On 15th March, 1946, Attlee announced in the British House of Commons that Britain was leaving India. 23rd March, 1946, Lord Pethick-Lawrence, Secretary of State for India, A. V. Alexander, First Lord of the Admiralty, and Sir Stafford Cripps, President of the Board of Trade came to India for consultations on modalities for power transfer. The British acquiesced and 18 months later the British were out.
It took nearly 200 years for the The Indian sepoy to decide that he was no longer willing to be a loyal soldier of the Company Bahadur. And the British Raj crumbled.

In the next post we shall now look at the cause behind the rise of brits power in India.
 

asaffronladoftherisingsun

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@Indx TechStyle @hit&run @ezsasa

The seed capital of British Raj...


In all this, the important thing was funding!

The recruitment and expansion of the standing army, the purchase and stockpiling of gunpowder, needed exceptional financial resources that only the English seemed to have. Where did this ‘liquidity’ come from?And that is where the English secret lies.

Apart from the Indian loot, it was the loot from the rest of the world that enabled the English to fund the acquisition of these power sources. The surge in English financial capital can be explained by a succession of English ‘adventures’ which created the seed capital for Indian subjugation.

Of which, the most celebrated is the piracy.

That is well documented in the other post.


So we move onto see next factor that were Indian shipping.

50 years before Independence, a 100 years ago, BHARAT was one of the largest ship building countries in the world. The “modern era” began with the building of a dry dock at Bombay about 1750; a second was erected in Calcutta about 1780.

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ReOrient: Global Economy in the Asian Age By Andre Gunder Frank


To be continued.
 

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The rise of brits fueled viz BHARTIYA's ship building

The “modern era” began with the building of a dry dock at Bombay about 1750; a second was erected in Calcutta about 1780.

During Shivaji’s reign, as per estimates, more than 300 ships of 300 tons capacity were launched.

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The Cambridge Economic History of India: Volume 1, C.1200-c.1750


The Wadias alone built more than 350 ships – during 1735-1863 170 war vessels for the East India Company, 34 man-of-war defence vessels for the British Navy, 87 merchant vessels for private firms, and three vessels for the Queen of Muscat at Bombay docks.


In 1872, Jamshedji Wadia, from a Parsi ship-building family, constructed the “Cornwallis”, a frigate with 50 guns, bought by the East India Company. This led to several orders from the English Navy.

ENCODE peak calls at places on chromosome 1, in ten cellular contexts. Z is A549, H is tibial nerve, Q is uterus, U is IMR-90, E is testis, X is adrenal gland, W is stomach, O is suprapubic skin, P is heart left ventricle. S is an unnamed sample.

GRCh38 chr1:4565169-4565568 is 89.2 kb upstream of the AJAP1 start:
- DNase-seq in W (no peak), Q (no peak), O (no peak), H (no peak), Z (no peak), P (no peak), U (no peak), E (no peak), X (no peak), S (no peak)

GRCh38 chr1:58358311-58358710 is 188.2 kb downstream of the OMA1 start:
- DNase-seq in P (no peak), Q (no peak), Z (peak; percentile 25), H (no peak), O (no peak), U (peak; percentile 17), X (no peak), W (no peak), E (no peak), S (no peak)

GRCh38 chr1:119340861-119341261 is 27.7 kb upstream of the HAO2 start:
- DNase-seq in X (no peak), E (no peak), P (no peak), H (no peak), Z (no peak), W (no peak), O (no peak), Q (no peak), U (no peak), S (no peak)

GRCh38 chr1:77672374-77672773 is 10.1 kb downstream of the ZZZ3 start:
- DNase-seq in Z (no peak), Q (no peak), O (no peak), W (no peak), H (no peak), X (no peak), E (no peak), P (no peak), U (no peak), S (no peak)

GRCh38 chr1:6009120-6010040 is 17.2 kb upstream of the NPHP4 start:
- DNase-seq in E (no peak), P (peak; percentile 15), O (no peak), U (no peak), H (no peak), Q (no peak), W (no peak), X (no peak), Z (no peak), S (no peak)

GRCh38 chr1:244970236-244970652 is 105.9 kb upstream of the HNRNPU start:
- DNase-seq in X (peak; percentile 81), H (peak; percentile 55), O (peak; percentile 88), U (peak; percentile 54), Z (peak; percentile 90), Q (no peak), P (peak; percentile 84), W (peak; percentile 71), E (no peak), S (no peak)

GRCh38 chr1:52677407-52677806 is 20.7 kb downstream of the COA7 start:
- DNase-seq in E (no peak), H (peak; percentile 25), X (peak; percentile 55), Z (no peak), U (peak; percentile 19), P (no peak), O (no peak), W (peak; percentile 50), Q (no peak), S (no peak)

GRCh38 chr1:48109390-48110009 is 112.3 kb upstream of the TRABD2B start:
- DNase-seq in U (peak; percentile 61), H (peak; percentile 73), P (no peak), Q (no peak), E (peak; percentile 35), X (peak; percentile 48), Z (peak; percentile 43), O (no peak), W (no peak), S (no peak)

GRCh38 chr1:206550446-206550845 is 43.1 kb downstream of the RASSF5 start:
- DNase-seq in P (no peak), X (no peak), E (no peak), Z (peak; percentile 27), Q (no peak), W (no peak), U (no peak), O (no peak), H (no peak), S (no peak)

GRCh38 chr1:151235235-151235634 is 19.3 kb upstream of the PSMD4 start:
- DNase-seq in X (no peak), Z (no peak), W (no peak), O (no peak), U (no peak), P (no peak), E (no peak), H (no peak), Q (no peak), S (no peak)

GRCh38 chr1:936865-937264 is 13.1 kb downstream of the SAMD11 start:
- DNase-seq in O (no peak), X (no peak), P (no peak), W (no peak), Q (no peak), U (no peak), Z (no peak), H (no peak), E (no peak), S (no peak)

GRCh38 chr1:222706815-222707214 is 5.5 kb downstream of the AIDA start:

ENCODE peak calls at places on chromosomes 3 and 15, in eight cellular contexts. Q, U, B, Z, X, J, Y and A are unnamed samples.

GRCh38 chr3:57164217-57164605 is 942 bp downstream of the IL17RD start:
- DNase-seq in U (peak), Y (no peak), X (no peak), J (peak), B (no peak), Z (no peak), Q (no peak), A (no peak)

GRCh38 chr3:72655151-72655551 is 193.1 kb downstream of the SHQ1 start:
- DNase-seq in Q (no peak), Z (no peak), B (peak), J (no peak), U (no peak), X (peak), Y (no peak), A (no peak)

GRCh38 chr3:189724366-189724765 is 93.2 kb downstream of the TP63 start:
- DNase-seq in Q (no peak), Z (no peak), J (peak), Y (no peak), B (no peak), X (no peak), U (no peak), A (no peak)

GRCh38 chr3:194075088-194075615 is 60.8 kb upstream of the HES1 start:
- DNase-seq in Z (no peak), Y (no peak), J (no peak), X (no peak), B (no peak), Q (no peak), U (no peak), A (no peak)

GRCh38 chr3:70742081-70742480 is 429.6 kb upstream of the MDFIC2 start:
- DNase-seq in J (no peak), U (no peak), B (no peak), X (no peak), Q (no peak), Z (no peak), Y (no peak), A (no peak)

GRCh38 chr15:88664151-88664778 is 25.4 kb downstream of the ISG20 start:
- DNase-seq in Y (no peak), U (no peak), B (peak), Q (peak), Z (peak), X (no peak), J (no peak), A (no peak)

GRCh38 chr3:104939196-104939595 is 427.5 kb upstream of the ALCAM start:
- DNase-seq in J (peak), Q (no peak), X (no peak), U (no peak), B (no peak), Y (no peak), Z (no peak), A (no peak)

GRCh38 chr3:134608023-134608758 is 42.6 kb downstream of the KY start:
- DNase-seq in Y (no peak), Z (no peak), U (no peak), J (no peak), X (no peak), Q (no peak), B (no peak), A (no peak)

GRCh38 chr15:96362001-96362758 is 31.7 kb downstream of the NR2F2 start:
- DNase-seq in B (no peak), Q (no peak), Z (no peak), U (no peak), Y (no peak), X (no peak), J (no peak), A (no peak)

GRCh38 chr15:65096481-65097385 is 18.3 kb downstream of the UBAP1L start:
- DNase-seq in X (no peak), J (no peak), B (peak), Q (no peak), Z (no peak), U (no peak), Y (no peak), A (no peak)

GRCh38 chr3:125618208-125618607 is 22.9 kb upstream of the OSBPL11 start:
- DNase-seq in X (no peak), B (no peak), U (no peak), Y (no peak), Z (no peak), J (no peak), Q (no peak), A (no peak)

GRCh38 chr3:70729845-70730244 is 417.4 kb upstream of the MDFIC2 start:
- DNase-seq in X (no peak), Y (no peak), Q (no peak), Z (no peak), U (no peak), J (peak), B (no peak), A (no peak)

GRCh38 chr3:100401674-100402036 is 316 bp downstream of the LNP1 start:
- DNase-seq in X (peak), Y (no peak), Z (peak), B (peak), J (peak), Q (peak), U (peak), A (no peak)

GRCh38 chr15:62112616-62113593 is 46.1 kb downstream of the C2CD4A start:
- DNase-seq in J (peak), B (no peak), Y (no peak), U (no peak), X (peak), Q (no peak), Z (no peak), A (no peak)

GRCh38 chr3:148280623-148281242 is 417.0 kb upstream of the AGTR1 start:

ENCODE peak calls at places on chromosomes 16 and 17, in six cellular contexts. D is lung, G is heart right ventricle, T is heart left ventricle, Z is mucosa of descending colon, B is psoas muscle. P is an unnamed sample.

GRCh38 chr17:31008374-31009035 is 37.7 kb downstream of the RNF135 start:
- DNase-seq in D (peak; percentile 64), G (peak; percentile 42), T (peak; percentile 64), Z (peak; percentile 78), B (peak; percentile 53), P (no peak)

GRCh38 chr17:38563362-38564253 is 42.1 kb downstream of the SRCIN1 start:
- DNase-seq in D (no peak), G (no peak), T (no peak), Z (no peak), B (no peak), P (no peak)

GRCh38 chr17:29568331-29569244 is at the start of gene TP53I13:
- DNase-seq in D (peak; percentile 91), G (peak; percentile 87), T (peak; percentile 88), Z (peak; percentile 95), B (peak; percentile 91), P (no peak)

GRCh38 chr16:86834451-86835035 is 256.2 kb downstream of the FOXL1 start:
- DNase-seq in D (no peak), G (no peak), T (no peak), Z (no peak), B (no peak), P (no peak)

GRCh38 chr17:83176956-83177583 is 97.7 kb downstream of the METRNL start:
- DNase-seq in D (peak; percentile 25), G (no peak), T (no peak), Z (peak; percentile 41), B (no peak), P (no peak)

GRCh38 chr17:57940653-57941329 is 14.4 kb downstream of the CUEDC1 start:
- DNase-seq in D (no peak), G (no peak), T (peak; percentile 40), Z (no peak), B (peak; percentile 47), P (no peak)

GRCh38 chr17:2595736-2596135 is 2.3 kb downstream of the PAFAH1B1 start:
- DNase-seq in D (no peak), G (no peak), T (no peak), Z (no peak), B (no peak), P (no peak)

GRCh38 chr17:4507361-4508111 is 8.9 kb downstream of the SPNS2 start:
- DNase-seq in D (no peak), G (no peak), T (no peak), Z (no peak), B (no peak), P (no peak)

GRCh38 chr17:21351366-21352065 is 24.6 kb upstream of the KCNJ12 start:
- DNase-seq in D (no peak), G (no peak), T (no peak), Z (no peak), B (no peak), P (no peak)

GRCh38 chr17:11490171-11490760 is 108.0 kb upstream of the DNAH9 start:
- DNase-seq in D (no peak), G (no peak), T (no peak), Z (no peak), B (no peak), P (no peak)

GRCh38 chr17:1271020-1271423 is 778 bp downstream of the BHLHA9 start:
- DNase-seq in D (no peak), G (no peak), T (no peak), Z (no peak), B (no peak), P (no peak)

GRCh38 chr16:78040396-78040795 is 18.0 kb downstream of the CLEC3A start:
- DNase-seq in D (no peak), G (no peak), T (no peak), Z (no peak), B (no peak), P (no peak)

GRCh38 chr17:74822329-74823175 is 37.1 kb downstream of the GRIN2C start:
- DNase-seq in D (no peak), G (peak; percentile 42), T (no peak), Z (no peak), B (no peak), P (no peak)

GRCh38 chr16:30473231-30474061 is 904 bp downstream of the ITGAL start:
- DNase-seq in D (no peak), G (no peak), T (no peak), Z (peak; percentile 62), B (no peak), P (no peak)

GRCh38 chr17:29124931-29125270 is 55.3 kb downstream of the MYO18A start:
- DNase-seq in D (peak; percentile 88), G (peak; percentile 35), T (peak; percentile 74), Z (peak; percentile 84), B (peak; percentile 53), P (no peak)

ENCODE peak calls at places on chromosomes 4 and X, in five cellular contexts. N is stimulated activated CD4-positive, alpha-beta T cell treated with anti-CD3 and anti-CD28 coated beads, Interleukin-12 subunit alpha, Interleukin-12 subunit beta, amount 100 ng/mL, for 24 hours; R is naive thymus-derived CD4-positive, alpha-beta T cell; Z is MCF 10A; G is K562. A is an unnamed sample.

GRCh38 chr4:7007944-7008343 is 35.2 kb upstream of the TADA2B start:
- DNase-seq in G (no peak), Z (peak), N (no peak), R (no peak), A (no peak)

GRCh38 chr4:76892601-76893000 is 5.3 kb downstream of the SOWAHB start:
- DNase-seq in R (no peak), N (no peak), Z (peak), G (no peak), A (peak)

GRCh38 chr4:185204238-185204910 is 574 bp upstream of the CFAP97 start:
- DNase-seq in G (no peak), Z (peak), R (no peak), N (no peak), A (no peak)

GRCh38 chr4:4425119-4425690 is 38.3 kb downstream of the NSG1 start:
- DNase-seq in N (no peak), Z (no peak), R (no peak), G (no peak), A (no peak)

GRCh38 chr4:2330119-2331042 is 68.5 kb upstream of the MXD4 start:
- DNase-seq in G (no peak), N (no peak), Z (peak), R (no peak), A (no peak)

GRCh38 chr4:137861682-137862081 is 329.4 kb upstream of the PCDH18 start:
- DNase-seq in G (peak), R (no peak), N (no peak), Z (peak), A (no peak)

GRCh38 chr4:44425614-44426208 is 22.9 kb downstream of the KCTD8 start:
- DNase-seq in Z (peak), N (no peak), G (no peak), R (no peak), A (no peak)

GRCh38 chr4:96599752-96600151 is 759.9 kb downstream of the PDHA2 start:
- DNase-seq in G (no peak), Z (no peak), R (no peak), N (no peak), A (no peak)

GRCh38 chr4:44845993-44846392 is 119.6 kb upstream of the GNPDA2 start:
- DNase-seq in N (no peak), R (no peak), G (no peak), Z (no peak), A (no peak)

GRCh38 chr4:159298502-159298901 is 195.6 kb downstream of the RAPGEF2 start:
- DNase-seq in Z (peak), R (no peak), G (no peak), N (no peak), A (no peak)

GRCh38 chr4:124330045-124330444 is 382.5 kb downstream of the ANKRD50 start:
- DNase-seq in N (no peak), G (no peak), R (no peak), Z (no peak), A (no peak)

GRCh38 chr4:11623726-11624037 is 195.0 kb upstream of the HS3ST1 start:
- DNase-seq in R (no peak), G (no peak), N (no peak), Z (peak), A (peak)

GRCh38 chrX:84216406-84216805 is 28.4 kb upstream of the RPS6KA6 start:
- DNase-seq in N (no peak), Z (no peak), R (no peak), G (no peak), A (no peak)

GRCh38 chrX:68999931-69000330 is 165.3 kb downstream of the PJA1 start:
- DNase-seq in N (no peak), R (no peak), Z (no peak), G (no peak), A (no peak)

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European Cities & Technology: Industrial to Post-industrial City David C. Goodman Colin Chant

To be continued.
 

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Bengal was the other major port where ship building was for global markets. Chittagong was the center for shipbuilding (now in Bangladesh). The Turkish Navy (a major world power till WWI) was a major customer.


Ma Huan, the famous chronicler and interpreter of Zheng He (also called Cheng Ho) voyages, during the Ming dynasty, studied boat building in Bengal during the early 15th century (1400-1410).

The third major center for ship building was Narsapurpeta (near Masulipatnam) port – which was a major center of exports of steel, diamonds, saltpetre (potassium nitrate, for gunpowder, to kill Indians, Negroes, Aborigines and Red Indians with) from the Deccan plateau.
Cambridge Economic History Of India Vol-1

These buyers preferred Indian ships, because of better jointing technology and elimination of metal sheeting. Indian shipbuilders had a special system where wood was seasoned in partial vacuum, with oils for timber improvement.

Click and zoom the attachment.
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Science, Technology and Medicine in Colonial India By David Arnold

British shipbuilders, colonialists ensured through tariff and other barriers, that Indian shipbuilding “was prevented from continuing to develop, even though it had a proven ability to adapt to changing technological needs” – and thus finally killing it. English naval superiority rested on Indian ships – and paid for by exploitation of Indian resources.

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Science, Technology and Medicine in Colonial India By David Arnold

In 1498, Vasco da Gama’s ocean-going ship, the Sao Gabriel came to India. The Portuguese caravel are well-known. But what do the Portuguese call their ocean-going ships?